BBC (Jan. 15): An Islamic court in Nigeria’s northern state of Bauchi has put on trial 11 Muslim men accused of being homosexuals in violation of their religion, a religious leader has told the BBC. A 12th person arrested – a Christian – would be tried under secular law, a BBC reporter says.
Agence France-Presse (Jan. 16): Five men appeared in an Islamic court in Bauchi on Jan. 6 and four pleaded guilty under Sharia law to forming a gay club. “They were arraigned by the Bauchi state Sharia Commission… following an allegation that they had formed a gay club and received $150,000 from the United States,” said court clerk Abdul Mohammed. All five were remanded in custody until the next hearing on Jan. 23, he added.
First punishment: whipping
Agence France-Presse (Jan. 17): Mubarak Ibrahim, 20, one of the men tried in the Sharia court, was flogged with a horse whip in public and fined $30 after being convicted of breaking Islamic law banning homosexuality. He expressed relief that he had not been sentenced to death, as he has expected and as Sharia law allows. He said the homosexual incident occurred seven years ago and he has “since repented.”
Ibrahim was one of 12 men arrested under Sharia on suspicion of breaking the law banning homosexuality. The remaining 11 are in custody pending further hearings.
From 10 to 32 reported arrests in southern Nigeria
Amnesty International (Jan. 15): More than 10 people have been reported arrested in several Nigerian states such as Anambra, Enugu, Imo (all in southeastern Nigeria) and Oyo (in southwestern Nigeria) since Jan. 13, when it was revealed that President Jonathan had signed the bill into law.
Those targeted under the new law included five allegedly gay men who were arrested [Jan. 14] in Ibadan, Oyo state – they have since been released on bail. In the south-eastern city of Awka, Anambra state, six persons were reportedly arrested and detained by the police. Human rights defenders told Amnesty International that the arrests and intimidation of LGBTI people in Nigeria is expanding across the country.
Agence France-Presse (Jan. 16): Since the law was signed, 24 people had been arrested in three southern states — 12 in Ibadan, Oyo; six in Owerri, Imo; and six in Awka, the capital of Anambra, according to Aken’Ova. Most of the people arrested had previously been detained but had been re-arrested since the new law was announced, she said.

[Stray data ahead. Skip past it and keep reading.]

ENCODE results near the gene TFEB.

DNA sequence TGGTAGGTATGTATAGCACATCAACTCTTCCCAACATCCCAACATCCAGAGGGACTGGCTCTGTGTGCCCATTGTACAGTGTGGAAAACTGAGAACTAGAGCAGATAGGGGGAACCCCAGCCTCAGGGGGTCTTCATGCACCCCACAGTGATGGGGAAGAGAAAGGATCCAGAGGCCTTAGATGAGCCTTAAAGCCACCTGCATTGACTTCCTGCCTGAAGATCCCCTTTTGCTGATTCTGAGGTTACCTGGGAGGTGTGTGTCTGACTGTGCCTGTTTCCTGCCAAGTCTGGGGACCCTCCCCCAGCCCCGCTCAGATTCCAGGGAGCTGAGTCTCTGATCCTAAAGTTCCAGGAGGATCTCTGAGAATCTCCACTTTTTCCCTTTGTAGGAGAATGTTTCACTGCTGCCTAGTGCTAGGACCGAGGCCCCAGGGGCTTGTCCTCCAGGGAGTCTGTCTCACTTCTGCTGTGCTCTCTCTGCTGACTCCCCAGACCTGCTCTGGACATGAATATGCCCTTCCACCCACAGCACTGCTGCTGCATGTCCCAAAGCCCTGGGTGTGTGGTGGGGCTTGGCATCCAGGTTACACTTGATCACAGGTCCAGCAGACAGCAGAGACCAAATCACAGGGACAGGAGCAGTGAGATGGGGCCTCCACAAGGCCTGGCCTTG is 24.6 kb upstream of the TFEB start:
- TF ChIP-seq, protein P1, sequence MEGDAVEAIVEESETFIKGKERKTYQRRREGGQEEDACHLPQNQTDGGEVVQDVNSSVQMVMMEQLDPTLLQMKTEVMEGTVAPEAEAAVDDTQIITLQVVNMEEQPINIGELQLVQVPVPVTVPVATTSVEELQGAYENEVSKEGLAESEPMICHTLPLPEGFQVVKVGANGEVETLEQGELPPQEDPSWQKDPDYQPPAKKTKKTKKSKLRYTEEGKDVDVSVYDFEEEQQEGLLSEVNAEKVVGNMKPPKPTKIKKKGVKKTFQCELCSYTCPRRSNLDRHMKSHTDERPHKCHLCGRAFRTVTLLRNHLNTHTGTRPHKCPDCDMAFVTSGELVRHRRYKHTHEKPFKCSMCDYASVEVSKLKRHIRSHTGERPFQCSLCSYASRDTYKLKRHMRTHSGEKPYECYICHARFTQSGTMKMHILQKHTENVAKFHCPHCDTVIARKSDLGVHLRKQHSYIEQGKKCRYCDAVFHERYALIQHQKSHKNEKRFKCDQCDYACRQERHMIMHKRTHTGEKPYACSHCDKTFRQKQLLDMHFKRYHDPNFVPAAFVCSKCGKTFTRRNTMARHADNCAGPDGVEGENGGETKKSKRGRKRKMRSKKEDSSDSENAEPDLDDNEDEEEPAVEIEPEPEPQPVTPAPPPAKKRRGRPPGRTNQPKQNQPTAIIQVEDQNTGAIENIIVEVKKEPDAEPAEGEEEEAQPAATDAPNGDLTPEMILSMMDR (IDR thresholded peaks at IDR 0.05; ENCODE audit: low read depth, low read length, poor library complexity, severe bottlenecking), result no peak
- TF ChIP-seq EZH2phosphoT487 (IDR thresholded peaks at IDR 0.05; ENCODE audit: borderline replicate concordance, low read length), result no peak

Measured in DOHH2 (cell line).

Associated Press (Jan. 17): More than 30 people have been arrested, with an increasing number coming from the west African country’s Christian southern states. Until Jonathan signed the law, prosecution of gay people had largely been centered in the predominantly Muslim north, where gays have long been punished under Sharia law.
In addition to the 24 arrests cited by AFP on Jan. 16, Ifeanyi Kelly Orazulike, executive director of the Nigeria-based International Center for Advocacy on Right to Health, cited eight arrests in central Abuja, for a total of 32 in central and southern Nigeria since Jan. 15.
Previously: 7 arrests in early December in northern Nigeria
Nigerian newspaper Punch (Dec. 3, 2013): The Nigerian Security and Civil Defence Corps in Jigawa State in central northern Nigeria arrested seven suspects, ages 18 to 25, for alleged homosexuality. The Commandant of the corps, Alhaji Mohammad Gidado, said the suspects would soon be charged to court.
- Roundup of dozens of gay men in Nigeria (76crimes.com)
- NIGERIA: Eleven Muslim Men On Trial, Face Stoning To Death For Homosexuality (joemygod.blogspot.com)
- Gay Law: Nigeria damns US, others prosecutes 12 homosexuals (vanguardngr.com)
- 20 lashes for Nigerian Guilty of Gay (oblogdeeoblogda.me)
- Nigeria: Anti-gay bill would hinder fight against AIDS (76crimes.com)
- Outside protests flop; Nigerians embrace anti-gay law (76crimes.com)
- Hostility greets Nigerian LGBT rights advocate (76crimes.com)